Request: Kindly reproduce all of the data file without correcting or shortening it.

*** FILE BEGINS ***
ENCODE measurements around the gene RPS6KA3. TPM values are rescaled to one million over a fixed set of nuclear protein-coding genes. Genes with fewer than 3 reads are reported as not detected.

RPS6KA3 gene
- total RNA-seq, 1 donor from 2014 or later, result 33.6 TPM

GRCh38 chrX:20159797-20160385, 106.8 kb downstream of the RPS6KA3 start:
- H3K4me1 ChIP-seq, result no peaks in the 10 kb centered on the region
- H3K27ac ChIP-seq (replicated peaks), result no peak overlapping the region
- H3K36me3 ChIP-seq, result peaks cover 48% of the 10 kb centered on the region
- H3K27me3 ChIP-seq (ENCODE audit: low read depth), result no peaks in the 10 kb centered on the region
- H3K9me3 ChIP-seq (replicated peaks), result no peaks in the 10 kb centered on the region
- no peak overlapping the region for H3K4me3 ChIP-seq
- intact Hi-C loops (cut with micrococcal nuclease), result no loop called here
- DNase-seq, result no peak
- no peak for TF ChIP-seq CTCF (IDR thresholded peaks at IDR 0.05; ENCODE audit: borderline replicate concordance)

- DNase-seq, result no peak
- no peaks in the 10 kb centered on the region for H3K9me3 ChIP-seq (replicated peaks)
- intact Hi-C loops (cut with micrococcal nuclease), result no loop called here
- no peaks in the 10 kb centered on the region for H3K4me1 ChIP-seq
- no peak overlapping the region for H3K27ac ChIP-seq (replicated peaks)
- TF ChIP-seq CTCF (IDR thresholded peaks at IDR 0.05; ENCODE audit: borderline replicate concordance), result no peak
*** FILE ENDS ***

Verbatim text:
ENCODE measurements around the gene RPS6KA3. TPM values are rescaled to one million over a fixed set of nuclear protein-coding genes. Genes with fewer than 3 reads are reported as not detected.

RPS6KA3 gene
- total RNA-seq, 1 donor from 2014 or later, result 33.6 TPM

GRCh38 chrX:20159797-20160385, 106.8 kb downstream of the RPS6KA3 start:
- H3K4me1 ChIP-seq, result no peaks in the 10 kb centered on the region
- H3K27ac ChIP-seq (replicated peaks), result no peak overlapping the region
- H3K36me3 ChIP-seq, result peaks cover 48% of the 10 kb centered on the region
- H3K27me3 ChIP-seq (ENCODE audit: low read depth), result no peaks in the 10 kb centered on the region
- H3K9me3 ChIP-seq (replicated peaks), result no peaks in the 10 kb centered on the region
- no peak overlapping the region for H3K4me3 ChIP-seq
- intact Hi-C loops (cut with micrococcal nuclease), result no loop called here
- DNase-seq, result no peak
- no peak for TF ChIP-seq CTCF (IDR thresholded peaks at IDR 0.05; ENCODE audit: borderline replicate concordance)

- DNase-seq, result no peak
- no peaks in the 10 kb centered on the region for H3K9me3 ChIP-seq (replicated peaks)
- intact Hi-C loops (cut with micrococcal nuclease), result no loop called here
- no peaks in the 10 kb centered on the region for H3K4me1 ChIP-seq
- no peak overlapping the region for H3K27ac ChIP-seq (replicated peaks)
- TF ChIP-seq CTCF (IDR thresholded peaks at IDR 0.05; ENCODE audit: borderline replicate concordance), result no peak